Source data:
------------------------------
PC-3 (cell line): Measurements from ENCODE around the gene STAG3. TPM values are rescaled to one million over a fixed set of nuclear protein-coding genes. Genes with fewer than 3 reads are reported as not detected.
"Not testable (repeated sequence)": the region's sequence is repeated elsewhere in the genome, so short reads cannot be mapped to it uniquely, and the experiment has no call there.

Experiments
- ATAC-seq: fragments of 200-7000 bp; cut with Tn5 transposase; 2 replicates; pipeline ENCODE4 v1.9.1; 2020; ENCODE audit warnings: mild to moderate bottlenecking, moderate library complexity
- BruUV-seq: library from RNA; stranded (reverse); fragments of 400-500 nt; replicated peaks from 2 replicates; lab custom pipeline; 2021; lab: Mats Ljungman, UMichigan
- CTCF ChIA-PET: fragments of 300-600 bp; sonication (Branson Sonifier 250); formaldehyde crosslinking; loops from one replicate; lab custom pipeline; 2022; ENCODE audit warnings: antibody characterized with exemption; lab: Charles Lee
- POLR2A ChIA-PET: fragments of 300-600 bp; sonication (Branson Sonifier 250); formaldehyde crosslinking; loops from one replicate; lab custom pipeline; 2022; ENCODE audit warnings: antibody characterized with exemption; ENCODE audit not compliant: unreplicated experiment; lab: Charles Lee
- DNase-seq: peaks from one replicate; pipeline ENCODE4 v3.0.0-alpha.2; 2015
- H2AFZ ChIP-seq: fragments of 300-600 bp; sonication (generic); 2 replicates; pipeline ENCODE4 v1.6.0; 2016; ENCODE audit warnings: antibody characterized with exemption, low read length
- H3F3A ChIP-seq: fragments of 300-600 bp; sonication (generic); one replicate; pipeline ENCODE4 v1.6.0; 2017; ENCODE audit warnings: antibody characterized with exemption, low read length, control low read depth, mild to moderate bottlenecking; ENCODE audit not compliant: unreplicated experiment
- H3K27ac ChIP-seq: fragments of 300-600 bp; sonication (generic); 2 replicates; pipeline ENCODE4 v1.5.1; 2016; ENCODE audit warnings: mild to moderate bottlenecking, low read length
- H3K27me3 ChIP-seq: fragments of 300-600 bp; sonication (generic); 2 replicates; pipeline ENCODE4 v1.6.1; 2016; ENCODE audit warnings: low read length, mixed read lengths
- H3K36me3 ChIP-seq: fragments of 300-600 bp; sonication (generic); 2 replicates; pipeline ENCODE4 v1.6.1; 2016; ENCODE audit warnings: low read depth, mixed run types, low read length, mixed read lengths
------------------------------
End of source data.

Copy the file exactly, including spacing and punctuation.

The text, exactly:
PC-3 (cell line): Measurements from ENCODE around the gene STAG3. TPM values are rescaled to one million over a fixed set of nuclear protein-coding genes. Genes with fewer than 3 reads are reported as not detected.
"Not testable (repeated sequence)": the region's sequence is repeated elsewhere in the genome, so short reads cannot be mapped to it uniquely, and the experiment has no call there.

Experiments
- ATAC-seq: fragments of 200-7000 bp; cut with Tn5 transposase; 2 replicates; pipeline ENCODE4 v1.9.1; 2020; ENCODE audit warnings: mild to moderate bottlenecking, moderate library complexity
- BruUV-seq: library from RNA; stranded (reverse); fragments of 400-500 nt; replicated peaks from 2 replicates; lab custom pipeline; 2021; lab: Mats Ljungman, UMichigan
- CTCF ChIA-PET: fragments of 300-600 bp; sonication (Branson Sonifier 250); formaldehyde crosslinking; loops from one replicate; lab custom pipeline; 2022; ENCODE audit warnings: antibody characterized with exemption; lab: Charles Lee
- POLR2A ChIA-PET: fragments of 300-600 bp; sonication (Branson Sonifier 250); formaldehyde crosslinking; loops from one replicate; lab custom pipeline; 2022; ENCODE audit warnings: antibody characterized with exemption; ENCODE audit not compliant: unreplicated experiment; lab: Charles Lee
- DNase-seq: peaks from one replicate; pipeline ENCODE4 v3.0.0-alpha.2; 2015
- H2AFZ ChIP-seq: fragments of 300-600 bp; sonication (generic); 2 replicates; pipeline ENCODE4 v1.6.0; 2016; ENCODE audit warnings: antibody characterized with exemption, low read length
- H3F3A ChIP-seq: fragments of 300-600 bp; sonication (generic); one replicate; pipeline ENCODE4 v1.6.0; 2017; ENCODE audit warnings: antibody characterized with exemption, low read length, control low read depth, mild to moderate bottlenecking; ENCODE audit not compliant: unreplicated experiment
- H3K27ac ChIP-seq: fragments of 300-600 bp; sonication (generic); 2 replicates; pipeline ENCODE4 v1.5.1; 2016; ENCODE audit warnings: mild to moderate bottlenecking, low read length
- H3K27me3 ChIP-seq: fragments of 300-600 bp; sonication (generic); 2 replicates; pipeline ENCODE4 v1.6.1; 2016; ENCODE audit warnings: low read length, mixed read lengths
- H3K36me3 ChIP-seq: fragments of 300-600 bp; sonication (generic); 2 replicates; pipeline ENCODE4 v1.6.1; 2016; ENCODE audit warnings: low read depth, mixed run types, low read length, mixed read lengths